Lizotte:  To attract the majority of women voters, the Biden-Harris campaign should emphasize a policy agenda that addresses the problems and concerns currently facing the American public during the pandemic. First, the Biden-Harris campaign should state that they will fight for legislation to provide support for those who are struggling financially including, but not limited to, continuing the increases in unemployment benefits which began during the pandemic. Second, the Biden-Harris campaign should provide a plan to address the burden on hospitals and healthcare workers. Third, it would likely be appealing to many women for the campaign to provide assurances about access to healthcare, affordability of care, and reducing the current inequalities in access, treatment, and survival rates. The current administration has at times seemed unconcerned with the racial differences in COVID-19 related deaths, and at other times has blamed higher death rates on pre-existing conditions, rather than acknowledging that racial stereotyping and discrimination is likely a contributing factor.

Prior research indicates that men and women differ in their views of the proper role of government; men are more likely to want a small government while women are more likely to support a government that provides a greater level of programs and services. Pointing out failures of the current administration is likely not enough to motivate turnout among women, who believe in a greater role for government. Thus, the Biden-Harris campaign needs to target and appeal to women with the underlying belief that government can solve public problems and convince them that a Biden administration would work tirelessly to resolve the current economic and health crises.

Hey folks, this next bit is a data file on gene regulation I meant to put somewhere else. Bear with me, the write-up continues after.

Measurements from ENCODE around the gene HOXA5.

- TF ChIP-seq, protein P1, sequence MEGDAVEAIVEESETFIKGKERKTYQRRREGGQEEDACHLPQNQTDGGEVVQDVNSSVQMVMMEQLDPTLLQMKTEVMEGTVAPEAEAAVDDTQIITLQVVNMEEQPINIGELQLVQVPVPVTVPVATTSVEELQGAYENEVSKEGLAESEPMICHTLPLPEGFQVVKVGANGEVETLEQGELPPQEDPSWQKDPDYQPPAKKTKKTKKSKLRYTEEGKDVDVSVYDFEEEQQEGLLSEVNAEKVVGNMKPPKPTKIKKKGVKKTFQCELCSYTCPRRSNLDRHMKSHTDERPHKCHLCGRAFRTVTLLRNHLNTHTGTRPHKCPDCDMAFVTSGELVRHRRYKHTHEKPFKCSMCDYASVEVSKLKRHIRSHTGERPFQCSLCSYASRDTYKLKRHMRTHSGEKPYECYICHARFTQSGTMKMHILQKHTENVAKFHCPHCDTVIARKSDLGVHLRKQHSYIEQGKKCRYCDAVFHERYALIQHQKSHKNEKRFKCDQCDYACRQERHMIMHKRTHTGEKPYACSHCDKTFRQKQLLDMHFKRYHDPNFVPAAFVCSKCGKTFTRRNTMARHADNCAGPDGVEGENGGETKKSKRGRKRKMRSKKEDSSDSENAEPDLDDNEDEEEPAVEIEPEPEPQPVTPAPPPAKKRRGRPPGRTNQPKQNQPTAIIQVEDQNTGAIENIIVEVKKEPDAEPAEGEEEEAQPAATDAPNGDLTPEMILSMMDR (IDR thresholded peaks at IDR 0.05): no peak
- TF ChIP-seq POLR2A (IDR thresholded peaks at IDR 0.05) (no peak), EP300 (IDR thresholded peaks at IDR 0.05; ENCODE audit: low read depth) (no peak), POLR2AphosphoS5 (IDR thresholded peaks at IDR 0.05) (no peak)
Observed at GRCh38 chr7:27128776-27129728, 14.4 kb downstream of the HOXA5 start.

Bejarano: My advice to the candidates is to not take women voters for granted, especially those of women of color. Both parties likely assume they know how women are going to vote, based on preconceived notions or because of their previous voting trends. However, this pandemic election season is calling attention to various driving political issues that can motivate more women to vote. So, it is in candidates’ best interests to mobilize as many potential voters as possible, rather than only focusing on those ‘likely’ or ‘for sure’ supporters. In addition, the Democratic Party needs to strategically mobilize women of color voters and highlight all of the issues that can appeal to them, rather than assume they only care about a couple of ‘hot button’ issues. The party needs to acknowledge that the pandemic and our social unrest has been especially challenging for women of color. The modern gender gap is likely to be reinforced by women of color voters again this year and they can provide the pivotal votes if the party does not take them for granted.    

Matthews: With President Trump’s positive diagnosis of COVID-19, everything feels – again – disrupted. It is difficult to imagine what the next 30 days will bring, but one hallmark of this contest so far has been its stability.

There is now no question that COVID-19 will dominate the remaining days of the campaign in a way that Trump tried hard to prevent. There are so many ways this could play out depending on the president’s health and the extent of the spread within the administration and among elected officials, but taking it from where we are now, here are some data points among women on this second day of October: